The theme this Friday is ultimate episodes… basically, the episode of a show that is both exceptional on its own and completely embodies what the show is all about. There are fantastic episodes of television that I’ve enjoyed that work in part because the show took a huge risk and stepped outside of itself for a moment. This is not that list. This is about celebrating shows we love, when they were at their very best.
5. A Different World – “12 Steps of Christmas, Part 1” – Season 5, Episode 12 – 1991
Let’s start with the number one show from my childhood, shall we? I was obsessed with A Different World. It aired right around the time when a preteen girl becomes fixated on what high school and college is going to be like (in the same way 17 year old girls are too old to read Seventeen magazine but it’s like crack for a 12 year old). I maintain, to this day, my belief that Whitley Gilbert is one of the best sitcom characters of all time. Years before Megan Mullally would craft Karen Walker’s trademark voice, Jasmine Guy perfected Whitley’s uniquely Southern, nasal, high-pitched drawl, equal parts grating and endearing. She chewed up so much of the scenery at Hillman that by Season 5, Lisa Bonet would be long gone and our Whitley was the undisputed star of the show. Which is amazing, and a testament to the complexity of the character, because on paper, she should indisputably be the show’s villain. In “12 Steps of Christmas”, my favorite episode, when director Debbie Allen guest stars at Whitley’s insane therapist, Whitley’s allure is on full display- she’s grasping, vulnerable, comically loose-limbed, and yet always, somehow, retains her dignity. You cannot stop watching her.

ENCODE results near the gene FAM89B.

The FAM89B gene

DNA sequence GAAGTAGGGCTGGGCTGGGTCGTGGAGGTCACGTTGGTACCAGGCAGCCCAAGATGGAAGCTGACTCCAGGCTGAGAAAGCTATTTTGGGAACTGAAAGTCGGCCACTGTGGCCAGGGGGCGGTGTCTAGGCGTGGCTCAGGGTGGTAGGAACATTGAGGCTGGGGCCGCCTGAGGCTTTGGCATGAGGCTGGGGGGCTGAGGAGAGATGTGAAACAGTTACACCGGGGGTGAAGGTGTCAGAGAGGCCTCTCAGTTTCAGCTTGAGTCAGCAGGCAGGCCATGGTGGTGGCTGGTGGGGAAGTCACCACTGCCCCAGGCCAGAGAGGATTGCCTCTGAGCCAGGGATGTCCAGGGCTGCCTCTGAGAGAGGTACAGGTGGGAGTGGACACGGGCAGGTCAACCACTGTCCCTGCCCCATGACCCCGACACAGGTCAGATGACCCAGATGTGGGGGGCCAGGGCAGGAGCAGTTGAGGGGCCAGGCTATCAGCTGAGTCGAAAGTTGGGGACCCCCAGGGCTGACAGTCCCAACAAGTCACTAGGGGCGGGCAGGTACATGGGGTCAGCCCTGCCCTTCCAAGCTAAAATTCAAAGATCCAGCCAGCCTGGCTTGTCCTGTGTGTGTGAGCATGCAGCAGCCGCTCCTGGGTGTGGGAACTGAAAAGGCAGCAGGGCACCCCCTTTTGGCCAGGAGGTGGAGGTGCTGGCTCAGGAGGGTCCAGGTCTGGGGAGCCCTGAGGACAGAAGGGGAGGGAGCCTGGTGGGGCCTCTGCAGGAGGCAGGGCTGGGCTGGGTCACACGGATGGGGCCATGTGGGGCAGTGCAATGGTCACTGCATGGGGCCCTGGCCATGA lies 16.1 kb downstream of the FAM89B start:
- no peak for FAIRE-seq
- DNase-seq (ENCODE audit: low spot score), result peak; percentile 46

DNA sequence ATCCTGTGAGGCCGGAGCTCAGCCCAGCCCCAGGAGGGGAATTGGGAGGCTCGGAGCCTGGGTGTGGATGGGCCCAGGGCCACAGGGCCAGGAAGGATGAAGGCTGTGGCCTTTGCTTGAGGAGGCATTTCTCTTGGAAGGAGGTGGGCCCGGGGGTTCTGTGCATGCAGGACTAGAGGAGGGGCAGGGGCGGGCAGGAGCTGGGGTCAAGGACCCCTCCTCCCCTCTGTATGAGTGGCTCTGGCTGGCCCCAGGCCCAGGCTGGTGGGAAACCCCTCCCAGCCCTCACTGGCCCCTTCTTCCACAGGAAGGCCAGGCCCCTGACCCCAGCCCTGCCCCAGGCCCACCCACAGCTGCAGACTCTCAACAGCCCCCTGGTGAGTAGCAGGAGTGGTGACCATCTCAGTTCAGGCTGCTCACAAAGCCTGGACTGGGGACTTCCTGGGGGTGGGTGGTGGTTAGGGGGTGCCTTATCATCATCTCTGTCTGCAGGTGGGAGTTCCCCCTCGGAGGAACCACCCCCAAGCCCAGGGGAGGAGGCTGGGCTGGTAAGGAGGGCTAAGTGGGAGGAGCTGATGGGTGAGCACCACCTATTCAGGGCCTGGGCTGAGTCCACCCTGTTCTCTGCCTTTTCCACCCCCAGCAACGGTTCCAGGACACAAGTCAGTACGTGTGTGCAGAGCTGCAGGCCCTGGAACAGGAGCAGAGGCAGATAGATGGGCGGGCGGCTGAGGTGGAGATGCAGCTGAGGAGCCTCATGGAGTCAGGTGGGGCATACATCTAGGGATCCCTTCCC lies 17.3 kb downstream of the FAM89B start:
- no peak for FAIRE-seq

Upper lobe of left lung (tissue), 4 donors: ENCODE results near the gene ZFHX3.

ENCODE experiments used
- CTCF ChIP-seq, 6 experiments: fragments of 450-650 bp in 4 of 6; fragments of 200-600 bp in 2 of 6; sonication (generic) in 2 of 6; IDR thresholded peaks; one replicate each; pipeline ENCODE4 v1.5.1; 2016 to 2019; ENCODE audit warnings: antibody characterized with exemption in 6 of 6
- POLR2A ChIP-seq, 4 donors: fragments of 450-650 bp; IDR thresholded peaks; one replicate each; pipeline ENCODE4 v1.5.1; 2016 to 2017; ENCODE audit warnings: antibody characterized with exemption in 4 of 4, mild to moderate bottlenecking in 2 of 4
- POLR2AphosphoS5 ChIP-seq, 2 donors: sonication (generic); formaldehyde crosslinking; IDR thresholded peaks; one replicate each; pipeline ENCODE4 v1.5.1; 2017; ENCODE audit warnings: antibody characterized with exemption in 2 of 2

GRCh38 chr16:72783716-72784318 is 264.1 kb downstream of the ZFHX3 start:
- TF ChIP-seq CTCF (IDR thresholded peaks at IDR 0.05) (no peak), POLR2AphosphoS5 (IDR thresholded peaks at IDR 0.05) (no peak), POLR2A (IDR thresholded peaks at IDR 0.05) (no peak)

4. Bones – “Aliens in a Spaceship” – Season 2, Episode 9 – 2006
Procedural shows can be tough because there’s clearly a template to follow, some shows possessing a more rigid one than others. Bones liked to toy with their structure more than others of its ilk, just enough to throw the viewer off guard. It didn’t get enough credit, in my opinion, for its season-ending cliffhanger episodes, its character twists (they made one of their leads the apprentice to a cannibal) or for how deftly they defied the Moonlighting curse. All of these things would lead to the show being on air for a thousand seasons. But the core of the show is about solving a mystery with science. In “Aliens in a Spaceship,” you get a little bit of everything that made Bones so enjoyable to watch, week after week. They toy with their template structure here, still have a double-murder to solve, a serial killer to catch, but first they have to get Bones and Hodgins out of a car that’s been buried underground.
And to top it all off, we have Bones and Booth in a church, quietly reaffirming their faith in each other’s abilities to survive. This one has everything.
3. Community – “Paradigms of Human Memory” – Season 2, Episode 21 – 2011